The policies of European colonists who settled in North America towards Native Americans have changed drastically over time. Laws have been passed and policies have been established with the intention of either helping American Indians or keeping them away from the progress of the non-indigenous population. One such law was the Dawes Compensation Act (1887), which aimed to turn Indians into farmers by redistributing tribal land to household heads on 160-acre parcels. Unclaimed or “surplus” land was sold, and the profits were used to establish indigenous schools where Native American children learned to read, write, and understand the domestic and social systems of the United States.
By 1932, the sale of both unclaimed land and allotted land resulted in the loss of two-thirds of the 138 million acres that Native Americans had before the Dawes Act. The poverty and exploitation resulting from this paternalistic act prompted the passage of the Indian Reorganization Act of 1934. This legislation promoted Native American autonomy by prohibiting the allocation of tribal land, returning some of the surplus land, and urging tribes to participate in active self-government. Instead of imposing legislation on Native Americans, individual tribes were allowed to accept or reject the Indian Reorganization Act. From 1934 to 1953, the U.
S. government invested in infrastructure development, health care, education and improved the quality of life on indigenous lands. With the help of federal courts and the government, more than two million acres of land were returned to several tribes. It is often overlooked that self-government in the United States was practiced by Native Americans long before the formation of the United States government. However, Native Americans faced centuries of struggle before they acquired full U.
citizenship and legal protection for their voting rights. Many government officials felt that Native Americans should be assimilated to the dominant culture of the United States before obtaining the right to vote. The Snyder Act of 1924 admitted Native Americans born in the U. as citizens, although it took more than forty years for all fifty states to allow Native Americans to vote. In 1965, with the passage of the Voting Rights Act and subsequent legislation in 1970, 1975 and 1982, many other electoral protections were reaffirmed and strengthened. Other groups that advocated for Native American citizenship supported it because of their belief that the United States government had an obligation to oversee and protect indigenous peoples.
They promoted the tribal rights and property clause in the Indian Citizenship Act to preserve Indian identity but gain citizenship rights and protection. This law stipulated that all Native Americans born in the United States were automatically citizens by birth. Native Americans were the last major group to obtain this right established in the Fourteenth Amendment. The policy of allocation to American Indian reservations was implemented through many legislative instruments.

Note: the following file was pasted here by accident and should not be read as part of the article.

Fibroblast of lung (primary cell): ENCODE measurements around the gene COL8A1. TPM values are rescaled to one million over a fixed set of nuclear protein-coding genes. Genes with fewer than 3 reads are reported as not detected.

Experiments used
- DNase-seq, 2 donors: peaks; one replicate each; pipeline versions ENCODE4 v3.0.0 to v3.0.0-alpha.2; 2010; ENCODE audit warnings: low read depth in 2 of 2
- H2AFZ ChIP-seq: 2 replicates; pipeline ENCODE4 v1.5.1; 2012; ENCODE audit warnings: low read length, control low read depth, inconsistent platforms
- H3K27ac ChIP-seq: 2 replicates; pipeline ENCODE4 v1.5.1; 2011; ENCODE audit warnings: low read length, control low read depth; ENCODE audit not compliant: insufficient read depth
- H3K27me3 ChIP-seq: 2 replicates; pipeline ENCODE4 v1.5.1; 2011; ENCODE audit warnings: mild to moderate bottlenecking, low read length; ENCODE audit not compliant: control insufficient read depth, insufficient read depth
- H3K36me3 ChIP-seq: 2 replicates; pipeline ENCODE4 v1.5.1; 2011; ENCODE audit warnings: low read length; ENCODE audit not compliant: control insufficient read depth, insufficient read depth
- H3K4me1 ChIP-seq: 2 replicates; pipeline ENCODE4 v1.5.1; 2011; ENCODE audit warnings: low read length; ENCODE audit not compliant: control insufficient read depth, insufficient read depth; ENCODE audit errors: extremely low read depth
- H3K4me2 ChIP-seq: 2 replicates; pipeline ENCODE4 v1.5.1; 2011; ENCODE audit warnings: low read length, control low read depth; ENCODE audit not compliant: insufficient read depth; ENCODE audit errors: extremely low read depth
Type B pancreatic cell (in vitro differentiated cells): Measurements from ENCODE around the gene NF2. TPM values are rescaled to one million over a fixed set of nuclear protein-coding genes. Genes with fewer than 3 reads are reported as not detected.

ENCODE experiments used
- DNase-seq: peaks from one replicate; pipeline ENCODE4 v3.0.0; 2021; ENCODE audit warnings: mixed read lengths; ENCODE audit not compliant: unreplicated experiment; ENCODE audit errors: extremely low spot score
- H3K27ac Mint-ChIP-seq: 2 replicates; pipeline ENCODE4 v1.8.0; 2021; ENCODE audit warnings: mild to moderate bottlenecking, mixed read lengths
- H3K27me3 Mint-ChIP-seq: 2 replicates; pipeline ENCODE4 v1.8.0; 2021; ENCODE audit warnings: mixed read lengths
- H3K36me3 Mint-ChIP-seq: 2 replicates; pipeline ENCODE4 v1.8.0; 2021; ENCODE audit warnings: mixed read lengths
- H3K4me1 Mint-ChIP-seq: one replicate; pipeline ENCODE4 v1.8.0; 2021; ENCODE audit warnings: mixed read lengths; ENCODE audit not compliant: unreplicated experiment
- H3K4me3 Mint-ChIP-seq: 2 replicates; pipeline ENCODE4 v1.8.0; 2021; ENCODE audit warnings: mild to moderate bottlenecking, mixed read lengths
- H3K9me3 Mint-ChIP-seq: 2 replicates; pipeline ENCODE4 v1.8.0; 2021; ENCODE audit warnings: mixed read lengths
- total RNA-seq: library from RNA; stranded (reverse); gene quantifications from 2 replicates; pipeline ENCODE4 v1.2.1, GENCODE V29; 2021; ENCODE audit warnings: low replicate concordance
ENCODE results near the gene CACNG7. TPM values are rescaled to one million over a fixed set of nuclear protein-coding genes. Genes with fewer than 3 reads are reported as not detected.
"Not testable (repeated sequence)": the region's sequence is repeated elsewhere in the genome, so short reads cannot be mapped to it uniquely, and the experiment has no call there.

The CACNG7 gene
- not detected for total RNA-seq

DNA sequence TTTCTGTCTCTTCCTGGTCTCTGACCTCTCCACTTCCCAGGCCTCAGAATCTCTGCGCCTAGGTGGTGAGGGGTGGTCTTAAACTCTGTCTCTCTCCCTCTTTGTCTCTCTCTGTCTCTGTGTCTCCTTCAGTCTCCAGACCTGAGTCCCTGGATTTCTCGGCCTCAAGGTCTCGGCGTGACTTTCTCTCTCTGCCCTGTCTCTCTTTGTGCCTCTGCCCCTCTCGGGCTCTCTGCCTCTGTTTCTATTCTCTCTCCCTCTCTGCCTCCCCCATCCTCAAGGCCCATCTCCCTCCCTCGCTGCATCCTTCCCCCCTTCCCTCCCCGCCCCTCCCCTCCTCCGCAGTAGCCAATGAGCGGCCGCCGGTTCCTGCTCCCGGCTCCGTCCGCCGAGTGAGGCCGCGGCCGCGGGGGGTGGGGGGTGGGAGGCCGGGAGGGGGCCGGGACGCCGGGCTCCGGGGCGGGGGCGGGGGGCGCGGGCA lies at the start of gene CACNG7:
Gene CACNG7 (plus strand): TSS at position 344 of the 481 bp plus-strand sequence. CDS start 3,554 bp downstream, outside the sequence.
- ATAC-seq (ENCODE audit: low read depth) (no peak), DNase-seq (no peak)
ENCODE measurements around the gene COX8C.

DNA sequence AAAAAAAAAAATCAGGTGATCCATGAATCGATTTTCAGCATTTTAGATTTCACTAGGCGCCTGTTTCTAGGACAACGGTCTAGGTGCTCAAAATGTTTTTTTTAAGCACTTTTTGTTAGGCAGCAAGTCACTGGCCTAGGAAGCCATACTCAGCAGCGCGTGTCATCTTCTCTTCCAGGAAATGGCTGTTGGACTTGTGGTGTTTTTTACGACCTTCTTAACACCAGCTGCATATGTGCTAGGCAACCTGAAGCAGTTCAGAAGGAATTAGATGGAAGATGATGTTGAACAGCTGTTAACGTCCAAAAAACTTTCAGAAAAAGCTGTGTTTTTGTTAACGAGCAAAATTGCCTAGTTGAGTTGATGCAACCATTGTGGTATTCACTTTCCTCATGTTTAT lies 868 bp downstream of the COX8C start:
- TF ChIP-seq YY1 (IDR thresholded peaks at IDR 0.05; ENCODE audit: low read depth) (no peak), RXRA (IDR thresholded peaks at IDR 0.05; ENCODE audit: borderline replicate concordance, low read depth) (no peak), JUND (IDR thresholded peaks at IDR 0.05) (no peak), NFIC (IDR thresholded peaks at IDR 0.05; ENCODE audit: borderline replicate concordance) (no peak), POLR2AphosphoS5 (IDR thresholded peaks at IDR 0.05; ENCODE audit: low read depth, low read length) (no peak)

This section provides brief summaries and links to all general legislation on allotment, including the General Allocation Act of 1887, its amendments, and the most recent legislation affecting Indian land tenure.
The Impact on Native American Communities in Indian Land, South CarolinaThe Indian Citizenship Act of 1924 had a profound impact on native American communities in Indian Land, South Carolina. It granted them full U.
citizenship rights and legal protection for their voting rights after centuries of struggle against oppressive government policies such as those imposed by the Dawes Act. The Snyder Act also allowed them access to infrastructure development, health care, education and improved quality of life on indigenous lands. The passage of this act was supported by groups advocating for Native American citizenship due to their belief that it was necessary for federal guardianship to protect indigenous peoples from exploitation by non-indigenous Americans who sought to take advantage of them for their land. The Indian Rights Association argued that federal guardianship was a necessary component of citizenship. In addition to extending voting rights to Native Americans, this act also provided for tribal rights and property clauses which preserved their identity while granting them citizenship rights and protection. Although it took more than forty years for all fifty states to allow Native Americans to vote due to mechanisms such as election taxes, literacy tests, fraud, and intimidation that prevented African Americans from exercising that right. The 1965 Voting Rights Act and subsequent legislation in 1970, 1975 and 1982 further strengthened these protections for native American communities in Indian Land, South Carolina.
The Indian Citizenship Act has been instrumental in allowing them access to full U. citizenship rights after centuries of struggle against oppressive government policies.